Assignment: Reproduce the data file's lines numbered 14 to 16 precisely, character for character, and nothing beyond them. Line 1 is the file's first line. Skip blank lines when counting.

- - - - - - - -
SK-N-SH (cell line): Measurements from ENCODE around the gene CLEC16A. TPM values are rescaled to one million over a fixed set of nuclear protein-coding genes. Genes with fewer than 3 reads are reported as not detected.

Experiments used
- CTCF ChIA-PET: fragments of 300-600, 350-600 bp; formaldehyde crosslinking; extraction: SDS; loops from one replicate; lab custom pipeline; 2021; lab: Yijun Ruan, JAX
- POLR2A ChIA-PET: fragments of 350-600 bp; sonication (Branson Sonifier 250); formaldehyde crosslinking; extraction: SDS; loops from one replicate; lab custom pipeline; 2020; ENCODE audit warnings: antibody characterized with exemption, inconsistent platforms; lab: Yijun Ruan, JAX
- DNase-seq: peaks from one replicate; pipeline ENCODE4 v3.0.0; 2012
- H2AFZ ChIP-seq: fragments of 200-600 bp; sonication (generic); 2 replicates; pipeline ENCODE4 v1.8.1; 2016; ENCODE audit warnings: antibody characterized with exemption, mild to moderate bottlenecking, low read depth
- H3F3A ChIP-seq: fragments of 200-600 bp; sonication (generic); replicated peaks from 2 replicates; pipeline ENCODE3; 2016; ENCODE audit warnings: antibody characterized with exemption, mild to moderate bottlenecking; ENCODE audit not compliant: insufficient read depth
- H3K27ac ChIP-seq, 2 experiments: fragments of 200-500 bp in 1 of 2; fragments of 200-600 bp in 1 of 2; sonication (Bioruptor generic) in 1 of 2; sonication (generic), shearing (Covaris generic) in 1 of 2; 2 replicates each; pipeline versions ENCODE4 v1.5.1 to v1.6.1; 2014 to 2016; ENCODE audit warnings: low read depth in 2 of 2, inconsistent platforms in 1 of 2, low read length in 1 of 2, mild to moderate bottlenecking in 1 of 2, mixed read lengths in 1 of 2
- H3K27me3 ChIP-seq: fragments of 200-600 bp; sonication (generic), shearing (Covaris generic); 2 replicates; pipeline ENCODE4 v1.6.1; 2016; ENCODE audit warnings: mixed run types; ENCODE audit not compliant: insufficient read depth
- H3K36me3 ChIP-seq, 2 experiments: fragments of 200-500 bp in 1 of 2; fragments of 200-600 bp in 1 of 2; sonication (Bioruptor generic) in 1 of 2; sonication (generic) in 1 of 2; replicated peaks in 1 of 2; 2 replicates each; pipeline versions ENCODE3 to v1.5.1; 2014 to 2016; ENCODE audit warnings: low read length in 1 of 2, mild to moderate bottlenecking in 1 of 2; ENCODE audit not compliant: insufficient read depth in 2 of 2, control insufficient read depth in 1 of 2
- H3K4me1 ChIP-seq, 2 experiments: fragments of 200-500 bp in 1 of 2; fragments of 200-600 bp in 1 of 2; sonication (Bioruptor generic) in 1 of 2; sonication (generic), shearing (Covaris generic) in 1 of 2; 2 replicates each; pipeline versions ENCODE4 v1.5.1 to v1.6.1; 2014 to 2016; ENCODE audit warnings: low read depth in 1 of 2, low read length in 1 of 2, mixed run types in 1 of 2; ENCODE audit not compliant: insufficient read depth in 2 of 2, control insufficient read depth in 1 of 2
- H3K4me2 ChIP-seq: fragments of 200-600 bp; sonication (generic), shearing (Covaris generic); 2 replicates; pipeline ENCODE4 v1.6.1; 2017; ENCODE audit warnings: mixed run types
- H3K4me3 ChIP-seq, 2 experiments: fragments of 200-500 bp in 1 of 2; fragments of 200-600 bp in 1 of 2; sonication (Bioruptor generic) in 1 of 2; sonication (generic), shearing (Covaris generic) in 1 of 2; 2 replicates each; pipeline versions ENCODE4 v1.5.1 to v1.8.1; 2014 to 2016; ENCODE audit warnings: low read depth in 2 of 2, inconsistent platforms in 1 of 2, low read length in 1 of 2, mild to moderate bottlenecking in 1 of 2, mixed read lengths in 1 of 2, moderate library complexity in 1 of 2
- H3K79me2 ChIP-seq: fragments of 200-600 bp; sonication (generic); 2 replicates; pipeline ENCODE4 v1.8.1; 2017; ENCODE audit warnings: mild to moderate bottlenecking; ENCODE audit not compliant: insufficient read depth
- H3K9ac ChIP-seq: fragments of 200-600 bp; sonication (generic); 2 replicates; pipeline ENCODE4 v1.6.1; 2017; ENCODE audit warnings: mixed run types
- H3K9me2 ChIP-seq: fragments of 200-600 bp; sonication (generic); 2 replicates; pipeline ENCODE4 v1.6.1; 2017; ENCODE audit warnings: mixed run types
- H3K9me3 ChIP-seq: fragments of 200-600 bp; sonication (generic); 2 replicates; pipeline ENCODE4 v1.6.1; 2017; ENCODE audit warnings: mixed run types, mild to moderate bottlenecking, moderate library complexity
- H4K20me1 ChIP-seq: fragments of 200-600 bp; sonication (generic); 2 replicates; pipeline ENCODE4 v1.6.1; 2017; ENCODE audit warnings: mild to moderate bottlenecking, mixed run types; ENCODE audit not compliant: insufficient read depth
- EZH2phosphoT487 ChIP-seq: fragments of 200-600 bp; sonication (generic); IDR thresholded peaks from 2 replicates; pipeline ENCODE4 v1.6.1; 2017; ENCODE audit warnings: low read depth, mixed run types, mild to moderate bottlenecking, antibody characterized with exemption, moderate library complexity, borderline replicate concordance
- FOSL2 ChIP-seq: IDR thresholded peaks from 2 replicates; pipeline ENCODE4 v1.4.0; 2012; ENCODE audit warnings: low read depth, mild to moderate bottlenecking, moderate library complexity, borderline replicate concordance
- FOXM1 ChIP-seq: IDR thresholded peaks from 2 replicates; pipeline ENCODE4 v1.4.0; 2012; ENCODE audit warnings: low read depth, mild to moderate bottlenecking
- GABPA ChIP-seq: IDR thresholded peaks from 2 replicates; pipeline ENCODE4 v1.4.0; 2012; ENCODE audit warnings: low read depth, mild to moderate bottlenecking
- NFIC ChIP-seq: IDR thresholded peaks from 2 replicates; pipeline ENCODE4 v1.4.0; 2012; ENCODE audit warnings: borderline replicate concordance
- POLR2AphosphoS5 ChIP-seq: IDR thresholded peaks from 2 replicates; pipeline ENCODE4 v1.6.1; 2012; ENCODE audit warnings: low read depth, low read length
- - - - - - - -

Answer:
- H3K79me2 ChIP-seq: fragments of 200-600 bp; sonication (generic); 2 replicates; pipeline ENCODE4 v1.8.1; 2017; ENCODE audit warnings: mild to moderate bottlenecking; ENCODE audit not compliant: insufficient read depth
- H3K9ac ChIP-seq: fragments of 200-600 bp; sonication (generic); 2 replicates; pipeline ENCODE4 v1.6.1; 2017; ENCODE audit warnings: mixed run types
- H3K9me2 ChIP-seq: fragments of 200-600 bp; sonication (generic); 2 replicates; pipeline ENCODE4 v1.6.1; 2017; ENCODE audit warnings: mixed run types